by Björn Schöpe
translated by Almuth Klingner
July 26, 2018 – It was his father who got Bernhard Overbeck started on coins. As he once told in an interview, he would look over his father’s shoulder as a young boy – and wanted to do everything differently. For him, that meant collecting ancient coins. He stayed faithful to them for his entire life.
From 1960/61 onwards, Overbeck studied Pre- and Early History, Ancient History and Archaeology of the Roman Provinces in Munich, with a short episode at the University of Frankfurt, where he met ancient historian Konrad Kraft in 1963/64. In 1969, together with prehistorian Joachim Werner, Overbeck wrote his doctoral thesis at the University of Munich: “Geschichte des Alpenrheintals in römischer Zeit. Auf Grund der archäologischen Zeugnisse” [History of the Alpine Rhine Valley in Roman Times. On the basis of archeological evidence]. In the same year, Bernhard Overbeck took up his position as conservator at the Staatliche Münzsammlung in Munich; simultaneously, he gave lectures at the Munich university.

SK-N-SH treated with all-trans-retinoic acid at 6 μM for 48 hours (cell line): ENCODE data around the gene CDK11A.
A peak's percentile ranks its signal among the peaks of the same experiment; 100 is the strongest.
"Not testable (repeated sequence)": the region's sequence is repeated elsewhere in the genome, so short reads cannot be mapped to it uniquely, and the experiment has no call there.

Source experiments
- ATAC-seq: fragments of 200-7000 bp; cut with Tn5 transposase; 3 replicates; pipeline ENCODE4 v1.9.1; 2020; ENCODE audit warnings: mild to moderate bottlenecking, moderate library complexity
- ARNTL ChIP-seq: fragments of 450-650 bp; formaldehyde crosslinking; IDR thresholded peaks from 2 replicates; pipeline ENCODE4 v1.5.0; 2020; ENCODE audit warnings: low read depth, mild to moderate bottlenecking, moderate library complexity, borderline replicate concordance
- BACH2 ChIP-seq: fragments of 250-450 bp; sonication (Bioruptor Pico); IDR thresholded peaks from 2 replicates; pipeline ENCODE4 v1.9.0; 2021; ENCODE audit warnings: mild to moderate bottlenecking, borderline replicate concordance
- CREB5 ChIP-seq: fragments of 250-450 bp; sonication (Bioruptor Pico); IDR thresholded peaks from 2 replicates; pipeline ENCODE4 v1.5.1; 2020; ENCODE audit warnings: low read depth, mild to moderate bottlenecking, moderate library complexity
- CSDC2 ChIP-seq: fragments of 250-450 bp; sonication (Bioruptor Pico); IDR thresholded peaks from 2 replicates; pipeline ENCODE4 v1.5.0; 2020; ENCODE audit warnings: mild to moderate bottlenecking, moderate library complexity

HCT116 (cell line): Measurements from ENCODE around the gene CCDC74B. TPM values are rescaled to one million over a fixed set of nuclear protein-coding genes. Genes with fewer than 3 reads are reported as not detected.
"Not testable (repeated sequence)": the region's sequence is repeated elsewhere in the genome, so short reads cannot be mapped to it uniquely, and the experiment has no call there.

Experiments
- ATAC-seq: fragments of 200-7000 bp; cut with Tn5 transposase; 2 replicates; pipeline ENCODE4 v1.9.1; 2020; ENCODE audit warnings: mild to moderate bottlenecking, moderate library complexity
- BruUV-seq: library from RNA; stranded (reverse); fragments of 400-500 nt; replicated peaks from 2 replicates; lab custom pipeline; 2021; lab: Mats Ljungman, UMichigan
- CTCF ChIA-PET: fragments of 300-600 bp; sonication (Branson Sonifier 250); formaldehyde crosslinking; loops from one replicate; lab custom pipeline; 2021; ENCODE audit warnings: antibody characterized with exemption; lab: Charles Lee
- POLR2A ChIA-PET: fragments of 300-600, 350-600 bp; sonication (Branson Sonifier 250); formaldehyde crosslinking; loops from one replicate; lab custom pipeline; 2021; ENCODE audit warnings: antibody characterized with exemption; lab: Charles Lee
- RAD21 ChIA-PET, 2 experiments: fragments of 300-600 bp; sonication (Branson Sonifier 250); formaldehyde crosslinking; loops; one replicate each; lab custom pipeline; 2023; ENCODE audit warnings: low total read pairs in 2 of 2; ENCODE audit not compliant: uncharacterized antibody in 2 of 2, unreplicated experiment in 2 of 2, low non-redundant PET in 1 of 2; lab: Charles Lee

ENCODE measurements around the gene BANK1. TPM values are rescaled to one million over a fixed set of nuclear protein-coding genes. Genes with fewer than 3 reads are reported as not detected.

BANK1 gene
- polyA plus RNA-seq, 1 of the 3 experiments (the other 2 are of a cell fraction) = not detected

In 1981 in Augsburg, he wrote his postdoctoral thesis “Untersuchungen zu den keltischen Münzen des Büscheltyps. Ein Beitrag zur Geldgeschichte der Spätlatènezeit in Bayern” [Studies of the Celtic Büschel coins. A contribution to the monetary history of the late La Tène period in Bavaria], habilitating on the subjects of Ancient History and Auxiliary Sciences of History.
Between 1991 and 2006, Bernhard Overbeck was director of the Staatliche Münzsammlung Munich. He curated or contributed to important exhibitions, such as those about Roman Architecture on Coins and Medals (1973, in collaboration with D. Steinhilber and I. Weber), about Late Antiquity between Heathenism and Christianity (1989, in collaboration with J. Garbsch), and about Egypt in Roman Times (1989, in collaboration with D. O. A. Klose and S. Schoske).
Many will remember the Israeli ambassador Avi Primor coming to visit the exhibition about the Coins and Seals from the Holy Land in 1993, in the creation of which the prominent expert in Jewish numismatics, Yaakov Meshorer, had also played a part.
Bernhard Overbeck gained international renown, not only with these exhibitions and his extensive writings about ancient, especially Celtic, numismatics. Upon invitation of the American Numismatic Society, he went to New York as guest lecturer in 1980. Later, he taught as guest professor at the Emory University in Atlanta, Georgia, and at the University of Texas in Austin.
On July 8, 2018, Bernhard Overbeck died at the age of 76.
You can read a comprehensive obituary (in German) by Kay Ehling on the website of Augsburg university.
A comprehensive obituary will follow soon.